As it is known that $a_n\to 0$ is a necessary condition for a series $\sum_1^\infty a_n$ to converge, so does there exist a somewhat similar requirement of the integrand for convergent improper integral?

It clear doesn't hold that $\int f(x)dx$ need $f(x)\to 0$ to converge. For example, $\int_r^1\frac{1}{\sqrt x}\to 2$ and $\frac{1}{\sqrt x}\to \infty$ when $r\to 0$. But it is kind of like that $F(x)=\int^1_r \frac{1}{\sqrt x}$, $F(x)$ is constantly increasing and should goes to $\infty$ when $r\to 0$, since $F'(x)=\frac{1}{\sqrt{x}}$ monotonically goes to $\infty$, but why $F(x)$ is actually convergent beside the calculation showing it does?

And as for $\int^r_0 f(x), r\to\infty$, a integral is defined on $[1, \infty)$. Does such integrals require that $f(x)\to 0$ when $ r\to\infty$ to converge?

  • $\begingroup$ On thing that holds is that if $\lim_{\alpha\to\infty}\int_0^\alpha f(x)\,dx$ converges, then $\limsup\limits_{x\to\infty} f(x)\ge0$ and $\liminf\limits_{x\to\infty}f(x)\le 0$. $\endgroup$
    – user239203
    Aug 9, 2020 at 20:33
  • $\begingroup$ Confront with the Fresnel integral $\int_0^\alpha\sin x^2\,dx\stackrel{\alpha\to\infty}\longrightarrow \sqrt{\frac2\pi}$. $\endgroup$
    – user239203
    Aug 9, 2020 at 20:37
  • $\begingroup$ Same with $\int_{1}^{+\infty}\cos x^2 \,dx$ $\endgroup$
    – zkutch
    Aug 9, 2020 at 20:45
  • $\begingroup$ Also $\int_0^\infty x \sin(x^3)\; dx = \sqrt{3} \Gamma(2/3)/6$. $\endgroup$ Aug 9, 2020 at 21:15
  • $\begingroup$ @Gae.S. Thanks, just wondering is there a name for the theorem states that $\limsup\limits_{x\to\infty} f(x)\ge0$ and $\liminf\limits_{x\to\infty}f(x)\le 0$. $\endgroup$
    – user533661
    Aug 9, 2020 at 21:29

1 Answer 1


A recent exercise came up by myself. I am not yet very mathematically matured, so please check.

If $f: \mathbb{R} \to \mathbb{R}$ is nonnegative and uniformly continuous on $(1, \infty)$ and $\int_1^\infty f(x) dx$ converges, then $\lim_{x \to \infty} f(x) = 0$.

Assume for contradiction that $\lim_{x \to \infty} f(x) \neq 0$. Then by definition there exists $\epsilon \gt 0$ such that: for every $m \gt 0$ we have some $x \gt 0$ satisfying $x \gt m$ and $f(x) \ge \epsilon$. Thus we can construct a strictly increasing sequence $1 \lt x_1 \lt x_2 \lt x_3 \lt ...$ with $x_n \to \infty$ as $n \to \infty$ and $f(x_n) \ge \epsilon$ for $n = 1, 2, 3,...$. Moreover, we can construct the sequence such that $x_n + 1 \lt x_{n + 1}$ for $n = 1, 2, 3,...$. Now by uniform continuity there is some $\delta \gt 0$ with $\delta \lt \frac{1}{2}$ such that $\lvert f(t) - f(x_n) \rvert \le \frac{1}{3}\epsilon$ for every $t \in (x_n - \delta, x_n + \delta)$ and for $n = 1, 2, 3,...$. Thus $f(t) \ge f(x_n) - \lvert f(t) - f(x_n) \rvert \ge \epsilon - \frac{1}{3}\epsilon = \frac{2}{3}\epsilon$ for every $t \in (x_n - \delta, x_n + \delta)$ and for $n = 1, 2, 3,...$. Hence $\int_{x_n - \delta}^{x_n + \delta} f(t) dt \ge \int_{x_n - \delta}^{x_n + \delta} \frac{2}{3}\epsilon dt =\frac{4}{3}\epsilon\delta$ for $n = 1, 2, 3,...$. Hence $\int_1^\infty f(x) dx \ge \sum_{n = 1}^{\infty} \int_{x_n - \delta}^{x_n + \delta} f(t) dt \ge \sum_{n = 1}^{\infty} (\frac{4}{3}\epsilon\delta)$ which clearly do diverge, a contradiction. Hence $\lim_{x \to \infty} f(x) = 0$ as desired. QED.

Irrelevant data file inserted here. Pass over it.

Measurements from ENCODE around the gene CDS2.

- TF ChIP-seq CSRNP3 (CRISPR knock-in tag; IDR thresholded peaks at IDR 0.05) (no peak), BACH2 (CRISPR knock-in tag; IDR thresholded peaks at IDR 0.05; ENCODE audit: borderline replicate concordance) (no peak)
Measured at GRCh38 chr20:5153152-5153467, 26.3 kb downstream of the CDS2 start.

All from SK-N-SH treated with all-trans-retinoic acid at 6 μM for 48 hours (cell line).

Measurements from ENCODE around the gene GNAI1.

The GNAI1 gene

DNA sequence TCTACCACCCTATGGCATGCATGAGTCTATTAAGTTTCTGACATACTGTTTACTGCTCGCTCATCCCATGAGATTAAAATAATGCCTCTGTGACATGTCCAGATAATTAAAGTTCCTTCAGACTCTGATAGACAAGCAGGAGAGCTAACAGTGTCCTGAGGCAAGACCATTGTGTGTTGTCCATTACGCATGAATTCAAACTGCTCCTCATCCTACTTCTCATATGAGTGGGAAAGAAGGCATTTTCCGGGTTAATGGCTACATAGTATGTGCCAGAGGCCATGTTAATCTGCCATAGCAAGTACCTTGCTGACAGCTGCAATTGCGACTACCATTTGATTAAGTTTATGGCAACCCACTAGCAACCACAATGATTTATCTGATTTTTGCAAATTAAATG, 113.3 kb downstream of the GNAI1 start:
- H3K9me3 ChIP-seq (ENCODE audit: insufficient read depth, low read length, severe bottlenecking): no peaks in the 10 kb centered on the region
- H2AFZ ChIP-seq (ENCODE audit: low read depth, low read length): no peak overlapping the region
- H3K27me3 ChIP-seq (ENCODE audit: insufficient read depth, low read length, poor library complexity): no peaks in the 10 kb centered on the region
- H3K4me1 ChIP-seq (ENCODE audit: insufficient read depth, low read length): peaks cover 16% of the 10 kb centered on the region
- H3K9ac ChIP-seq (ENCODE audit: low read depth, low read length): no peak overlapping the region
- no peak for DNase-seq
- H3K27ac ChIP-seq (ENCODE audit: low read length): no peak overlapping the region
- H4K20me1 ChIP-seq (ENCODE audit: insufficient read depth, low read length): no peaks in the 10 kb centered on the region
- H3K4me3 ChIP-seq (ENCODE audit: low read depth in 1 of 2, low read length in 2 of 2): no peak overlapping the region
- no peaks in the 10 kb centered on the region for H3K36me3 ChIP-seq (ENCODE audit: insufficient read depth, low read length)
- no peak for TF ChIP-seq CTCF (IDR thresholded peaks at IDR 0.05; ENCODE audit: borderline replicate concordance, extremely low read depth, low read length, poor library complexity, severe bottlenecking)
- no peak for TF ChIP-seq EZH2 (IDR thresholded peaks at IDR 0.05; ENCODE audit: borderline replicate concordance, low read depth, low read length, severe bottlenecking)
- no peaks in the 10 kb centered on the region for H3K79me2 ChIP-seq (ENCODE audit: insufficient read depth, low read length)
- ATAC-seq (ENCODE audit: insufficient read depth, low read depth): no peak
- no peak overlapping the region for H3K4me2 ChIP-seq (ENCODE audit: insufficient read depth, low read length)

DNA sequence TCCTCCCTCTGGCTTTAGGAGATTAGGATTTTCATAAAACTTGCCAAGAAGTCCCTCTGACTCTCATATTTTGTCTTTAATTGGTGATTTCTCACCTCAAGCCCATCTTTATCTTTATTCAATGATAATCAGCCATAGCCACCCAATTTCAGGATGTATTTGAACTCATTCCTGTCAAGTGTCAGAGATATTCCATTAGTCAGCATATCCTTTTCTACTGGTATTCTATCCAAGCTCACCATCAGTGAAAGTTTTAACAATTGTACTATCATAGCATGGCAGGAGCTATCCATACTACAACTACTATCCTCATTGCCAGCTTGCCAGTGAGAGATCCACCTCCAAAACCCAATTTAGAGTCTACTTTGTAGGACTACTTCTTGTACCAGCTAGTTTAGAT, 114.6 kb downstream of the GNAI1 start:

Without uniform continuity a counterexample can be constructed like the following drawing.
Just making the n-th triangle having area ${(\frac{1}{2})}^n$.


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